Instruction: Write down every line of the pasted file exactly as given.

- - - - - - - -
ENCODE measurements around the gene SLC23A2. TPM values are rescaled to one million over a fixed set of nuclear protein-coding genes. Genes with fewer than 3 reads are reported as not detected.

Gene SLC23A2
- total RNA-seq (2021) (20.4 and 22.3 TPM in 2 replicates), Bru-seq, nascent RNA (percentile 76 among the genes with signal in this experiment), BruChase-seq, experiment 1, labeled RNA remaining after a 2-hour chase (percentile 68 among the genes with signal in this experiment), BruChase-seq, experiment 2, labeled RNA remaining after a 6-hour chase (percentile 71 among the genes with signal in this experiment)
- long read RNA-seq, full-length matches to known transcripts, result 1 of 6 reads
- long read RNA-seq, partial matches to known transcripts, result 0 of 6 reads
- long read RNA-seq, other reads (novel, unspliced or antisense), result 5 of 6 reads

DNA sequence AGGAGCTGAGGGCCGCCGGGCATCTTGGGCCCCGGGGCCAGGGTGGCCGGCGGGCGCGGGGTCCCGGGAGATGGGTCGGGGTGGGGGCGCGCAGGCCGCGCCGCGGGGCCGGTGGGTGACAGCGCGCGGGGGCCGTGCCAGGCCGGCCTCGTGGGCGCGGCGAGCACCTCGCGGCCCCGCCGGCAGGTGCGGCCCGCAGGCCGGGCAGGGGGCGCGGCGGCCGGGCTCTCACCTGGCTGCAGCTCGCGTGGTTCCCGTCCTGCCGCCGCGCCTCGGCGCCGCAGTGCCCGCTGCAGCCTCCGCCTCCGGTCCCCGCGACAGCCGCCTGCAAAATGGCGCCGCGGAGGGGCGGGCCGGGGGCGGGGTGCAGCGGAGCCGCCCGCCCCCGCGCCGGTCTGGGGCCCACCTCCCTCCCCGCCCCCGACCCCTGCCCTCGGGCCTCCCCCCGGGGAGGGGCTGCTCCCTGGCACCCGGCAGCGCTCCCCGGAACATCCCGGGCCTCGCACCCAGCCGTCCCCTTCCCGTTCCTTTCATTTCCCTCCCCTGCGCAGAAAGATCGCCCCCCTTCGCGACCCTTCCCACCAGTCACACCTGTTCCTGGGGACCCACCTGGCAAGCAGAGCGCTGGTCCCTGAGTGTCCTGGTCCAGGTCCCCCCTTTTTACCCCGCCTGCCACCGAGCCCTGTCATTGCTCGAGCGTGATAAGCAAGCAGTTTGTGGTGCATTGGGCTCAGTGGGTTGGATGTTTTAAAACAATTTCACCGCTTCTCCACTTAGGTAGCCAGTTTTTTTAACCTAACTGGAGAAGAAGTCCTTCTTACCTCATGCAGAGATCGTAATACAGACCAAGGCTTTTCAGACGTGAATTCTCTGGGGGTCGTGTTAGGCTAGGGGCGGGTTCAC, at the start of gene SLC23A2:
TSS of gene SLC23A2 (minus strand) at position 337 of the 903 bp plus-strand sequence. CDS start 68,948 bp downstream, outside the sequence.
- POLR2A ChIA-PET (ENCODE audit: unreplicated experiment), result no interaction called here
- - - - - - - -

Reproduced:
ENCODE measurements around the gene SLC23A2. TPM values are rescaled to one million over a fixed set of nuclear protein-coding genes. Genes with fewer than 3 reads are reported as not detected.

Gene SLC23A2
- total RNA-seq (2021) (20.4 and 22.3 TPM in 2 replicates), Bru-seq, nascent RNA (percentile 76 among the genes with signal in this experiment), BruChase-seq, experiment 1, labeled RNA remaining after a 2-hour chase (percentile 68 among the genes with signal in this experiment), BruChase-seq, experiment 2, labeled RNA remaining after a 6-hour chase (percentile 71 among the genes with signal in this experiment)
- long read RNA-seq, full-length matches to known transcripts, result 1 of 6 reads
- long read RNA-seq, partial matches to known transcripts, result 0 of 6 reads
- long read RNA-seq, other reads (novel, unspliced or antisense), result 5 of 6 reads

DNA sequence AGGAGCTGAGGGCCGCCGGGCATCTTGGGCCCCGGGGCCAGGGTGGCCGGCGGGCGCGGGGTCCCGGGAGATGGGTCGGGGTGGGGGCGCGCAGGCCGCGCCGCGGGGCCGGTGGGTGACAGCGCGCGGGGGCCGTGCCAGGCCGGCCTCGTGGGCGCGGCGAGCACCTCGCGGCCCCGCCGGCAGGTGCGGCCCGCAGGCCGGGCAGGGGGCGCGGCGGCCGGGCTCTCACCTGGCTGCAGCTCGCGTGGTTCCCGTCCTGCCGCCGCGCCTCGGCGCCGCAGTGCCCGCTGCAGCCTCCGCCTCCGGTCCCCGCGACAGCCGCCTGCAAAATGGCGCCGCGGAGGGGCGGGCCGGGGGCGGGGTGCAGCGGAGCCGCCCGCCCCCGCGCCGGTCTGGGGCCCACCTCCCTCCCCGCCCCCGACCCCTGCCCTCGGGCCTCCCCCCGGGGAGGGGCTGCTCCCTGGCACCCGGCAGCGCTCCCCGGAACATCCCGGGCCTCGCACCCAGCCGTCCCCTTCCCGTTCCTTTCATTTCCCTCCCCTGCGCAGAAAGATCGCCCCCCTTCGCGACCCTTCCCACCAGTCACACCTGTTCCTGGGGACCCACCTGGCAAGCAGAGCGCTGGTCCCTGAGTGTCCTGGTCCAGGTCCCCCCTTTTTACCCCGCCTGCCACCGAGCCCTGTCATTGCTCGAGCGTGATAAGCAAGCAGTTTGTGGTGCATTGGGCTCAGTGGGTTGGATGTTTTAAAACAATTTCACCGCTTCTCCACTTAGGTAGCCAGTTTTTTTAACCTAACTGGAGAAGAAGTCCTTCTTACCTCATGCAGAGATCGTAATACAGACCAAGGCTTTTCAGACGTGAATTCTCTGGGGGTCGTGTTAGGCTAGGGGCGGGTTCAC, at the start of gene SLC23A2:
TSS of gene SLC23A2 (minus strand) at position 337 of the 903 bp plus-strand sequence. CDS start 68,948 bp downstream, outside the sequence.
- POLR2A ChIA-PET (ENCODE audit: unreplicated experiment), result no interaction called here